Rookie pitches five solid innings in debut as Rays snap six-game skid with 6-2 win.
By JOHN ROMANO
© St. Petersburg Times, published June 7, 2001
TORONTO -- Mom was pacing somewhere out of sight. Dad, unable to relax, was standing with a half-finished beer behind the bleachers of Section 121. Uncle Robert was on a cell phone, delivering play-by-play to the rest of the family back home in southern California.
SkyDome seemed to be crawling with Kennedy family members Wednesday night, and each seemed more anxious than the next. Except for Joe, of course.
He was the one chatting with his aunt and uncle in a downtown diner as Tuesday night gave way to Wednesday morning. He was the one sitting in the dugout in shorts and shower slippers watching teammates during batting practice. He was the one who restored a little bit of optimism in a Rays season that has been sadly devoid of hope.
In his major-league debut Wednesday night, the 22-year-old Kennedy became the youngest Rays pitcher to win a game when he beat the Blue Jays 6-2.
"More than anything, I feel like crying," said his father, John Kennedy. "I am so proud of him right now."
His first big-league paycheck is due to arrive June 15, and already it has been spent. That's because Joe insisted that he was paying for plane tickets for his parents, his brother and sister, even 2-year-old nephew Ricky to fly to Toronto from the family home near San Diego.
They were among 19 family members and friends who converged from four states to see Joe's debut.
It was an entourage befitting a star, and that is precisely how Kennedy pitched.
Staked to a 4-0 lead before he took the mound, Kennedy struck out Shannon Stewart, the first batter he faced, and went on to shackle a team that was second in the American League in home runs and fourth in runs scored.
Kennedy went five innings and gave up two runs and could have done even more, except manager Hal McRae wanted to make sure the rookie left on a positive note.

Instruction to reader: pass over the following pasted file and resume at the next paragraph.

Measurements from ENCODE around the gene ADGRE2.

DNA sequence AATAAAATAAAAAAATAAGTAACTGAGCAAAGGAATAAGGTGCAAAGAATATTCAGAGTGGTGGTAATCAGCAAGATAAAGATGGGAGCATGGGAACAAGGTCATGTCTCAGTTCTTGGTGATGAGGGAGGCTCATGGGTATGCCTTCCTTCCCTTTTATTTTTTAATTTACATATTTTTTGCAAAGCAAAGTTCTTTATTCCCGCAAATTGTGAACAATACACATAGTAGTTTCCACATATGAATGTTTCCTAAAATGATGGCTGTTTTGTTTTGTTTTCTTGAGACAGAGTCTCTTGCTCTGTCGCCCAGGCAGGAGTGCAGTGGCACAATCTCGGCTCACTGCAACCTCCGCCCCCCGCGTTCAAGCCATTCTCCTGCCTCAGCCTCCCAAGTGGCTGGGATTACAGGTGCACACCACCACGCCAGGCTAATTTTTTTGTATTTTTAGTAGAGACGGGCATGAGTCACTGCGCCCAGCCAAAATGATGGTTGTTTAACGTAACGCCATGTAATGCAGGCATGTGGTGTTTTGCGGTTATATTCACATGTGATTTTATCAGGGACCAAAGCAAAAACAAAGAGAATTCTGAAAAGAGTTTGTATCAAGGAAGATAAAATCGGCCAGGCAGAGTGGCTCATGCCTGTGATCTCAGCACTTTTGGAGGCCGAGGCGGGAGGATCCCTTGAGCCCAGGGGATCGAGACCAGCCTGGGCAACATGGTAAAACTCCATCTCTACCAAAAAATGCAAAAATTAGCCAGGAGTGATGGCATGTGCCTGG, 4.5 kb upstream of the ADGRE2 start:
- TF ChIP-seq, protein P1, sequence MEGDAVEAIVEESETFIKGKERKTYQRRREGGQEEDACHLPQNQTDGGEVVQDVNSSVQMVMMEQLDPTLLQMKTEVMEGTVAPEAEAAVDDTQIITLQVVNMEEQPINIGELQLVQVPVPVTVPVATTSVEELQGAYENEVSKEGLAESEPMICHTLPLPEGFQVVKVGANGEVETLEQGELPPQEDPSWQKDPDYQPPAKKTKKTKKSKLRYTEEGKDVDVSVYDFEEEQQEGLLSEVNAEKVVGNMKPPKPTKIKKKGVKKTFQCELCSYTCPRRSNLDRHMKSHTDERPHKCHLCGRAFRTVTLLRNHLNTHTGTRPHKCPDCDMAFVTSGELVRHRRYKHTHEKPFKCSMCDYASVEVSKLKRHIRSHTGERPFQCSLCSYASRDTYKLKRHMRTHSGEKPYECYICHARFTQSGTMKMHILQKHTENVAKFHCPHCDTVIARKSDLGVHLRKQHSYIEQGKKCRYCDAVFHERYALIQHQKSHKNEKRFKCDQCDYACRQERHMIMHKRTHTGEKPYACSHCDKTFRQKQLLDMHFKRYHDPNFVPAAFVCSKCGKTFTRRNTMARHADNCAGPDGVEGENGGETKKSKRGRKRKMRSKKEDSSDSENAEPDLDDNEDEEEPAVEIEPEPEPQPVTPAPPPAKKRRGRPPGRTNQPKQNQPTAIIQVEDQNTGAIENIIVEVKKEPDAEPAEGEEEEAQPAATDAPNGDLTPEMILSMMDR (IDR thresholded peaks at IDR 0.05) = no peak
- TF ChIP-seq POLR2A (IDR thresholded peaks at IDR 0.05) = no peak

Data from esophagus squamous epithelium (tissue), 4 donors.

"If you could have scripted it," McRae said, "that's probably the best script you could imagine."
And you better believe, it had been scripted years before.
Kennedy is a right-hander by birth, but a left-hander by profession. His father, with an eye toward a baseball scholarship, taught Joe how to throw left-handed when he was 4 years old.
The kid has not stopped whipping baseballs since.
Which explains why he looked so calm. Why he worked out of jams with the ease of a veteran. Why he was able to stop a losing streak that the rest of the rotation had been unable to do the past six games.
He may not have been born to be great, but he was born to be a ballplayer.
"He handled himself outstanding. He was very focused," catcher Mike DiFelice said. "I was really impressed by him."
It's hard not to be impressed by a pitcher who throws in the 92-94 mph range and has a sharp break on his curveball and a decent changeup.
The package is completed by his natural mound presence. A sense that he belongs and that he is in charge.
Kennedy said he even surprised himself with his cool demeanor. He never stole a peek into the bleachers to look for his family; he never found himself standing on the mound in awe of his new surroundings.
The only real excitement, he said, was running onto the field for the first time.
"I can't describe that. It's a once-in-a-lifetime thing," Kennedy said. "I'll never experience that again, so I'll always cherish it."
An eighth-round draft choice in 1998, Kennedy's debut completed a remarkable rise through the Rays system. After three seasons of rookie ball and Class A, Kennedy spent barely two months in Double A and Triple A this season. He went 6-0 with an 0.99 ERA at Orlando and Durham before joining the major-league club.
Kennedy's start ended a streak of 219 games without a left-handed starter for the Rays. The streak, which began after Wilson Alvarez's start against the Yankees on Oct. 2, 1999, was the longest in the majors in eight years.
When the game was completed, and relievers Rusty Meacham and Esteban Yan shut down the Jays, Kennedy was greeted with a beer shower in the clubhouse, courtesy of the Rays pitching staff.
And that, apparently, was a prelude to what was going to come next.
"There is going to be a party going on tonight," John Kennedy said. "Toronto is going to know who pitched this game."